January 24, 2015
by Mrs. Moore
This week for Science Friday, we participated in an experiment found on Solve It Your Way! We set out to discover how long it takes for an ice cube to melt. Our first mission, independently brainstorm all the potential ways we could melt an ice cube! After we spent some time thinking on our own, we held a class discussion to share our thoughts. We came up with a list of 15 potential experiments that we then voted down to 9 we would conduct. This is our list:
- Use a Scentsy pot
- A hairdryer
- Place an ice cube outside in the sun
- Place an ice cube outside in the shade
- Hold an ice cube in a student’s hand
- Hold an ice cube in a student’s mouth
- Hold an ice cube in a student’s hand while running water over it
- Use hot water from the microwave
- Just let one sit in the classroom to melt
We then discussed the materials we would need, how we would measure the results, how we would track the results, and what challenges we might have during our experiments. Next, we individually predicted which experiment would melt the ice cube the fastest and which would take the longest. The #1 pick for the fastest was the hairdryer at 47%, followed by the hot water from the microwave at 18% of the students. The #1 pick for the longest to melt was just sitting in our classroom with a vote of 41%, followed by the ice cube outside in the shade at 23%. Not many of us were correct with our prediction about the fastest time, but we were definitely surprised with the results! Watch our video to see a few of our results, and then continue reading to find out the fastest melting and slowest, but first make your own prediction on about the fastest and slowest melting ice cubes!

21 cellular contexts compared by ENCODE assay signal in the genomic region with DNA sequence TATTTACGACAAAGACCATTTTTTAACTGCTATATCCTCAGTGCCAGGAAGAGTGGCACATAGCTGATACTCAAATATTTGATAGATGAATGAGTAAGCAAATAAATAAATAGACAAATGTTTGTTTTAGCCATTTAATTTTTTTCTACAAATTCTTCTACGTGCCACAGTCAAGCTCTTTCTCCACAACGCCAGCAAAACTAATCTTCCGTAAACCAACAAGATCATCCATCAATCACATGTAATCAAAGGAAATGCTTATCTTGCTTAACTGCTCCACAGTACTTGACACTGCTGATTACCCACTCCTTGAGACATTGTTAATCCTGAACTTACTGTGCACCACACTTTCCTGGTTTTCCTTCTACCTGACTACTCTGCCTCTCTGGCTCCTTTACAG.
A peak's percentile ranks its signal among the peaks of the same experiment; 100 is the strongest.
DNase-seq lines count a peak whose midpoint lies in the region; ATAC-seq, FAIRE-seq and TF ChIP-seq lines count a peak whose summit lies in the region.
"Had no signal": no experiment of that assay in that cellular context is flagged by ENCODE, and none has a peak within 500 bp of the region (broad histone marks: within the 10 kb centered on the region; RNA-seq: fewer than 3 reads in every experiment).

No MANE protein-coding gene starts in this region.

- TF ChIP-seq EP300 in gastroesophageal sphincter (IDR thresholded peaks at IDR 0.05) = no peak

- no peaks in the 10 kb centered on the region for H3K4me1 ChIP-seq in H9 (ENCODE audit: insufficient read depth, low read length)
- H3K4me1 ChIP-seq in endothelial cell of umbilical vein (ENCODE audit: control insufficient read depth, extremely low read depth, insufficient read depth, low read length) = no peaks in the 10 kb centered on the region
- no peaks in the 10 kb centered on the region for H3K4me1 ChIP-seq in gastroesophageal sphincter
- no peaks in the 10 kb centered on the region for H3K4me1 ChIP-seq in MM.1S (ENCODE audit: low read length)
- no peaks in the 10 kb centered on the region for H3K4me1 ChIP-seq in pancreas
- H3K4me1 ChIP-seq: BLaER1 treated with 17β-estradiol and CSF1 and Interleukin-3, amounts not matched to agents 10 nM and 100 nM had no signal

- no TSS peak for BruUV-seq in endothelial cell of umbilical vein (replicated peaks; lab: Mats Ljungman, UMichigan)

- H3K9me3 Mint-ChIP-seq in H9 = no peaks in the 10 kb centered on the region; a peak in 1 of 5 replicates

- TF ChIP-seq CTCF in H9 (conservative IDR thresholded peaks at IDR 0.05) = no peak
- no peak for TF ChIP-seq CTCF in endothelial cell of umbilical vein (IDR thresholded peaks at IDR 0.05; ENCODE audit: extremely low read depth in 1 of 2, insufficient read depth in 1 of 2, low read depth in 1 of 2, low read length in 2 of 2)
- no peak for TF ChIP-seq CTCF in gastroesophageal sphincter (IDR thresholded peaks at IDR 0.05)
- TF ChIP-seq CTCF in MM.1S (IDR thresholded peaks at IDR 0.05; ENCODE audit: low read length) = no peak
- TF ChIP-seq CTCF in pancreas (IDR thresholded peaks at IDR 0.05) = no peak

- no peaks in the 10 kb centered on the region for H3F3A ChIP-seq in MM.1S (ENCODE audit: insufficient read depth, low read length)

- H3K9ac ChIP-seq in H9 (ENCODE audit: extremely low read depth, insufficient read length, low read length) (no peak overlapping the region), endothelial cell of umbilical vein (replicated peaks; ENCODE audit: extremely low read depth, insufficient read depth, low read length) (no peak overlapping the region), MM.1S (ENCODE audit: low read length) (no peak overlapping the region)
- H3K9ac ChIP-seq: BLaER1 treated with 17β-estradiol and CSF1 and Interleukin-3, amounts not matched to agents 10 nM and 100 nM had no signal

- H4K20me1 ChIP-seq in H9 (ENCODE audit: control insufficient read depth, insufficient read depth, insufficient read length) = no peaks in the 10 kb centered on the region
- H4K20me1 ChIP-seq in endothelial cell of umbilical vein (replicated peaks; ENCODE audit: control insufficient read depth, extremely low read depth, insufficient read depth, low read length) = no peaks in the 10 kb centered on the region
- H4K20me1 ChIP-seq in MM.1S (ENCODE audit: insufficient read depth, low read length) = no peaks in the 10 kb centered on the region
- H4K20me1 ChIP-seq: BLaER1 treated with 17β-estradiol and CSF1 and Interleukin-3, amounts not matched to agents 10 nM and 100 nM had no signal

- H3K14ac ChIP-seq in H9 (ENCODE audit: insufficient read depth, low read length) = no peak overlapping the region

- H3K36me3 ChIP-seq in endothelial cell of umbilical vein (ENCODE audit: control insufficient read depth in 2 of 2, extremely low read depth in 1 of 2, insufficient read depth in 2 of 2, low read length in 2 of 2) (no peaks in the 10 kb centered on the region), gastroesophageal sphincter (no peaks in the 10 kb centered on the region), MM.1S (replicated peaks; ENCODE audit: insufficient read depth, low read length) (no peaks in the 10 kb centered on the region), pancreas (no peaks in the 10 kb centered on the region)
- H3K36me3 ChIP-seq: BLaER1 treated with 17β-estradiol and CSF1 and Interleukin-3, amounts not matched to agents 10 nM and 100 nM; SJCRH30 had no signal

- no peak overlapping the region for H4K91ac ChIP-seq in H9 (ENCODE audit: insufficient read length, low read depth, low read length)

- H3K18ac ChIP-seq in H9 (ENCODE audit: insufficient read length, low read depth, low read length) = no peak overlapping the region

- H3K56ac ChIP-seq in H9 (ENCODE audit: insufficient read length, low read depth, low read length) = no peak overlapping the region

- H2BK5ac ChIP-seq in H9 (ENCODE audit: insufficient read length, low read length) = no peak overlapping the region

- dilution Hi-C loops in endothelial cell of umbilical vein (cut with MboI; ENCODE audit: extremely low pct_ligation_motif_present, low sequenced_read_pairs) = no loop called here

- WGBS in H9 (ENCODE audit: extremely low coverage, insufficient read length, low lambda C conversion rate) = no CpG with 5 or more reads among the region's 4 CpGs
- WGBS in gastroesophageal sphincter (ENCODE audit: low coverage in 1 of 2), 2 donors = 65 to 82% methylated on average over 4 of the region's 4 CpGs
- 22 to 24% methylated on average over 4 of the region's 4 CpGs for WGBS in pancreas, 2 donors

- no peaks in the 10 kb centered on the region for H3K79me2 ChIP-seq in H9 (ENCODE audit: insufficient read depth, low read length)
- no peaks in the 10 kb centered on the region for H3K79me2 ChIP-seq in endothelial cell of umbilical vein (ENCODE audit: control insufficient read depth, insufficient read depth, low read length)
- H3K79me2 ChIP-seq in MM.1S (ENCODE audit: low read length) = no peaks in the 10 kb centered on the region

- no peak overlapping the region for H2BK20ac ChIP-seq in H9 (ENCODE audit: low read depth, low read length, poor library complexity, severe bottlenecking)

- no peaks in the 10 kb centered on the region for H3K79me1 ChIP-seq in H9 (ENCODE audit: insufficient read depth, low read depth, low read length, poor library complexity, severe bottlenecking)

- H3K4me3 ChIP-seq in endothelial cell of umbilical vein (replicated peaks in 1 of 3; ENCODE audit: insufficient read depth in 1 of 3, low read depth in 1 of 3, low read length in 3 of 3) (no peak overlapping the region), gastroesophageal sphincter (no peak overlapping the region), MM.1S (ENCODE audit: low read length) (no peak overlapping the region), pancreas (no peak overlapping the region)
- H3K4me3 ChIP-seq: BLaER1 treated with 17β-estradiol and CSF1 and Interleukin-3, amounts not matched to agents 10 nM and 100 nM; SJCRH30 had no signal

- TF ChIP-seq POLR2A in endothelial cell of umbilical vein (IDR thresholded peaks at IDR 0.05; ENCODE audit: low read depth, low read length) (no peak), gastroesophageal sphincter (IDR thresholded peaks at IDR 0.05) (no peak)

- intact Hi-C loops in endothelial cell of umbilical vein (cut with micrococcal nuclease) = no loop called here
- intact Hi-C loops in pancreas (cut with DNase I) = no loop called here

Ice Cube Experiment from Amber Moore on Vimeo.
Our results for how long to melt an ice cube were:
- Use a Scentsy pot – 20 minutes and 47 seconds
- A hairdryer – 6 minutes and 37 seconds
- Place an ice cube outside in the sun – 56 minutes
- Place an ice cube outside in the shade – 1 hour and 8 minutes
- Hold an ice cube in a student’s hand – 20 minutes and 39 seconds
- Hold an ice cube in a student’s mouth – 4 minutes and 19 seconds
- Hold an ice cube in a student’s hand while running water over it – 34 seconds
- Use hot water from the microwave – 34 seconds
- Just let one sit in the classroom to melt – 1 hour and 33 minutes
The fastest melting tied at 34 seconds, both involving water! The slowest was the one simply sitting in the classroom.
Were your predictions correct?
What other ways can you think of to melt an ice cube?
January 14, 2015
by Mrs. Moore
We recently read Lon Po Po: A Red-Riding Hood Story from China by Ed Young. If you have not read it, we highly recommend you do! We thought it was a fantastic story, and think you will enjoy the twist in the plot. We don’t want to give it away, but we will tell you in this version, the children trick the wolf into climbing into a basket by telling him he must try the delicious Ginkgo nuts from the very tall Ginkgo tree. The children made the nuts sound so delicious, we decided to create our own posters advertising Ginkgo nuts. Watch the 30 Hands video below to see if we can persuade you into believing this is the most fantastic food you will ever taste!